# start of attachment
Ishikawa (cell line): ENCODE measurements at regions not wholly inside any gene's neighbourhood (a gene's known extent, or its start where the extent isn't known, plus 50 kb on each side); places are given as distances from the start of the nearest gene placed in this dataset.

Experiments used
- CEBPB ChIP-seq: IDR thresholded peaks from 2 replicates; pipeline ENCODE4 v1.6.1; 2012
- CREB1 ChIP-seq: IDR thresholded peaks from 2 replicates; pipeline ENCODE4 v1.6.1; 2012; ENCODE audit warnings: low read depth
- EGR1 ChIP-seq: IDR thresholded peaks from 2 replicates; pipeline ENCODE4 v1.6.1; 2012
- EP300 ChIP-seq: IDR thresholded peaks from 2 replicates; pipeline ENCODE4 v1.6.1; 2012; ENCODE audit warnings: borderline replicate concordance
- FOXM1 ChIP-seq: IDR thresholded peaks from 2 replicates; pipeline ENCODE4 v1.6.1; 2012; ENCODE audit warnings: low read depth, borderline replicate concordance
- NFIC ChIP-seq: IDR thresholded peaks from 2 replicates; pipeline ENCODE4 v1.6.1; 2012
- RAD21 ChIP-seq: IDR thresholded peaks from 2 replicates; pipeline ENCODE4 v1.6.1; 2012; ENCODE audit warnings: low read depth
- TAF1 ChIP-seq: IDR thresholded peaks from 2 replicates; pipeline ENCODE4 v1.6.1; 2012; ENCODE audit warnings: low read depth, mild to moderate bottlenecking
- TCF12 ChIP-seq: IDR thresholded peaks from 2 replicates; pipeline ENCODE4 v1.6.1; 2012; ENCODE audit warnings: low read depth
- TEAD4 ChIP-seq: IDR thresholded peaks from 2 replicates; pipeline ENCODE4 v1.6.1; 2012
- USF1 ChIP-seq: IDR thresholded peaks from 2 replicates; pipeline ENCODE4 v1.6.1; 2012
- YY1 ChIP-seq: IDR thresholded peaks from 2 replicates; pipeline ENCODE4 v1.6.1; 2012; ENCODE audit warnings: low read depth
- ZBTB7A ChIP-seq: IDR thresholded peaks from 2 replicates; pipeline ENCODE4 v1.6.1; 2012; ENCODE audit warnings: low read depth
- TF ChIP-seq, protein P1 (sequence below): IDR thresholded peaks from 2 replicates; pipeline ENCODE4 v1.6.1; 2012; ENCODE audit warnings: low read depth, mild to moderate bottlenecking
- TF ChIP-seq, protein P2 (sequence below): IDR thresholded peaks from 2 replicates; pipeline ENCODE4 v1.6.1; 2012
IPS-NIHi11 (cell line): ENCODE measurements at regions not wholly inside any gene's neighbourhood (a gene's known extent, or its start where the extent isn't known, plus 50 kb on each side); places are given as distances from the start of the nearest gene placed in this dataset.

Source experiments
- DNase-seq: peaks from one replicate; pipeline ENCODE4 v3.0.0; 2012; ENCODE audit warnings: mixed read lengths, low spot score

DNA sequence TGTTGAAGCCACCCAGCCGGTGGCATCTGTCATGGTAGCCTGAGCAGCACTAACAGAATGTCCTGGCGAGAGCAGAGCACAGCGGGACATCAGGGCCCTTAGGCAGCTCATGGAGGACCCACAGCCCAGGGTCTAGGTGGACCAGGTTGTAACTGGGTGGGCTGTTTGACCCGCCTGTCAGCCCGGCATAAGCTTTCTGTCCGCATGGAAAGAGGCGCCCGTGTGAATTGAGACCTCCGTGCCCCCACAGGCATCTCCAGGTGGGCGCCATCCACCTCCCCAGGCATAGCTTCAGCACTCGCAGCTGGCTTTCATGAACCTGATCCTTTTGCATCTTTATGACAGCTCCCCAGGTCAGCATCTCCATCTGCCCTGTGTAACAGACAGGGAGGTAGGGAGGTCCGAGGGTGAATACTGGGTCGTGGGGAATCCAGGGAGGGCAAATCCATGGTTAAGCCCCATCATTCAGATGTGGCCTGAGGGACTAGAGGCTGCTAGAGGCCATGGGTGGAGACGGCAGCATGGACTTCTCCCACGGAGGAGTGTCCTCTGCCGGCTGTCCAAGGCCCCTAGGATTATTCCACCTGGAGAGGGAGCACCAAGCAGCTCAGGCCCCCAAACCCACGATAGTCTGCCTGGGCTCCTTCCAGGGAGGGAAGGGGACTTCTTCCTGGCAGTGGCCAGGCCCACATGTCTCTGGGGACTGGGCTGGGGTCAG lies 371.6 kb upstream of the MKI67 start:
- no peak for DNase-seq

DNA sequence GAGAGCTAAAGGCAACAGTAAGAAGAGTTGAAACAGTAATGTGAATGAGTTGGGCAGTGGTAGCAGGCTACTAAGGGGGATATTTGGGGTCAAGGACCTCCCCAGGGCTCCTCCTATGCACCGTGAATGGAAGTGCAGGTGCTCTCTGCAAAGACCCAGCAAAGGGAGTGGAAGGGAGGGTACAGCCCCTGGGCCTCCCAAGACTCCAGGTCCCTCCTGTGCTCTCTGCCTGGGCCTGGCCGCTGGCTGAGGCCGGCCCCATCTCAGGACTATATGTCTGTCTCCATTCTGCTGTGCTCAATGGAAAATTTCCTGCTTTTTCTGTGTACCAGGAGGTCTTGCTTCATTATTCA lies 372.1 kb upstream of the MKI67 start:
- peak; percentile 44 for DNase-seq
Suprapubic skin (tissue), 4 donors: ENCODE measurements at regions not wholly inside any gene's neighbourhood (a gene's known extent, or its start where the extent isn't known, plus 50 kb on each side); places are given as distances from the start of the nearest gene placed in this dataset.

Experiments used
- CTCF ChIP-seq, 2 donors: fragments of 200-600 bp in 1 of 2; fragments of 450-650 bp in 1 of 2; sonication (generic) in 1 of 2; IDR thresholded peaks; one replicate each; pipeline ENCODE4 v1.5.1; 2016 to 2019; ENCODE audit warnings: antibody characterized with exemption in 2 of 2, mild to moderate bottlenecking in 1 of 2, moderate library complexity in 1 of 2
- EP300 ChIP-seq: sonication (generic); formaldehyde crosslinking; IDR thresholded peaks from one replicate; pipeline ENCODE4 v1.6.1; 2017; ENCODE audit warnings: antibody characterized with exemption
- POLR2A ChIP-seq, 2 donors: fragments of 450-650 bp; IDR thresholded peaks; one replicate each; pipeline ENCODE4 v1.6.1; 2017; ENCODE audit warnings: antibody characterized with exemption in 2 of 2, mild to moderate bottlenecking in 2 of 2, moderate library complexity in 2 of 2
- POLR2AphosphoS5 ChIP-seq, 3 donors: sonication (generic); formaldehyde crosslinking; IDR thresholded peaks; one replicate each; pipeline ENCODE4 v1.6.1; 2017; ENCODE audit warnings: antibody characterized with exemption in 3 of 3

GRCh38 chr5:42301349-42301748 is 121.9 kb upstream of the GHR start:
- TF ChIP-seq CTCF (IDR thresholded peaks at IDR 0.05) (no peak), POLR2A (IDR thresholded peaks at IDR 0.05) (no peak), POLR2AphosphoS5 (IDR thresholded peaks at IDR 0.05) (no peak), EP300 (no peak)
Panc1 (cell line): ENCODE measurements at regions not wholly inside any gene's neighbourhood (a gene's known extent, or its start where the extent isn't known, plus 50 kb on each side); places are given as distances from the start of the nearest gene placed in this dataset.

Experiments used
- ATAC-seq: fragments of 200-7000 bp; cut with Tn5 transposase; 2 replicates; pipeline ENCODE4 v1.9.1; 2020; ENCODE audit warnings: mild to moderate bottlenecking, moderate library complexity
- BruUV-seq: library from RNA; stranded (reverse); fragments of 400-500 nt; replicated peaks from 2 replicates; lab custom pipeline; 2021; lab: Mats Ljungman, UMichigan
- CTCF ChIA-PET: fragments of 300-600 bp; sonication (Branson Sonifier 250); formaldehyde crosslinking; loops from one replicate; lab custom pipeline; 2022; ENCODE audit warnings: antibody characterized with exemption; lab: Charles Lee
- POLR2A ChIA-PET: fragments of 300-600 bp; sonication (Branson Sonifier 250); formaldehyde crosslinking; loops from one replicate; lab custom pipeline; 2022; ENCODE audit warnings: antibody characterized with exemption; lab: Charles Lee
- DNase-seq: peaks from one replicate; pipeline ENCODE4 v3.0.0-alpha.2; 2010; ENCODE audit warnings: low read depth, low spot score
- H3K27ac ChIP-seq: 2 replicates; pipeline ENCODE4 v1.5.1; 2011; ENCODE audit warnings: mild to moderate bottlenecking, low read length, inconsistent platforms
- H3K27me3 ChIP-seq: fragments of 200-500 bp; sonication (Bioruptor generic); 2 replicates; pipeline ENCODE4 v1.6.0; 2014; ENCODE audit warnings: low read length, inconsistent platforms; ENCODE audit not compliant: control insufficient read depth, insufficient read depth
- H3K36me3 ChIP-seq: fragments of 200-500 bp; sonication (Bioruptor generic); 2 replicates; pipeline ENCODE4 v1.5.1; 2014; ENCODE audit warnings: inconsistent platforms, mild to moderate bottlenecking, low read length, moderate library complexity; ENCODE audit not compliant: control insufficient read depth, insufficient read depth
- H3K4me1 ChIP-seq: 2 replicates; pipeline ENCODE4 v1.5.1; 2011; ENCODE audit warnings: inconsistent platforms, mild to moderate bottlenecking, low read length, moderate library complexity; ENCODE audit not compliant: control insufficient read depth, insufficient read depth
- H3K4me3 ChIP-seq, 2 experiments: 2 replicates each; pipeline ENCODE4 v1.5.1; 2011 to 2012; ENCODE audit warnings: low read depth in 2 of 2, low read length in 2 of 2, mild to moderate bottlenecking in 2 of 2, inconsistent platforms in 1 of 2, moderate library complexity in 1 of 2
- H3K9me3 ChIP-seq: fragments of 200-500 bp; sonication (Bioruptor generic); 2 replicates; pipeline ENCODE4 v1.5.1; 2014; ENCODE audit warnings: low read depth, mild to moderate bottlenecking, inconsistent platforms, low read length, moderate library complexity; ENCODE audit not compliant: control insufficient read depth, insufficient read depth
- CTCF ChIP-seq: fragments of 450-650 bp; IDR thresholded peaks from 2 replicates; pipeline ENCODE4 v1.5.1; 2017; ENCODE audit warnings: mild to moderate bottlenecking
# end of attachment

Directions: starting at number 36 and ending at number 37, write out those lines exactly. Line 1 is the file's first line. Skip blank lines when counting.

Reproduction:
- BruUV-seq: library from RNA; stranded (reverse); fragments of 400-500 nt; replicated peaks from 2 replicates; lab custom pipeline; 2021; lab: Mats Ljungman, UMichigan
- CTCF ChIA-PET: fragments of 300-600 bp; sonication (Branson Sonifier 250); formaldehyde crosslinking; loops from one replicate; lab custom pipeline; 2022; ENCODE audit warnings: antibody characterized with exemption; lab: Charles Lee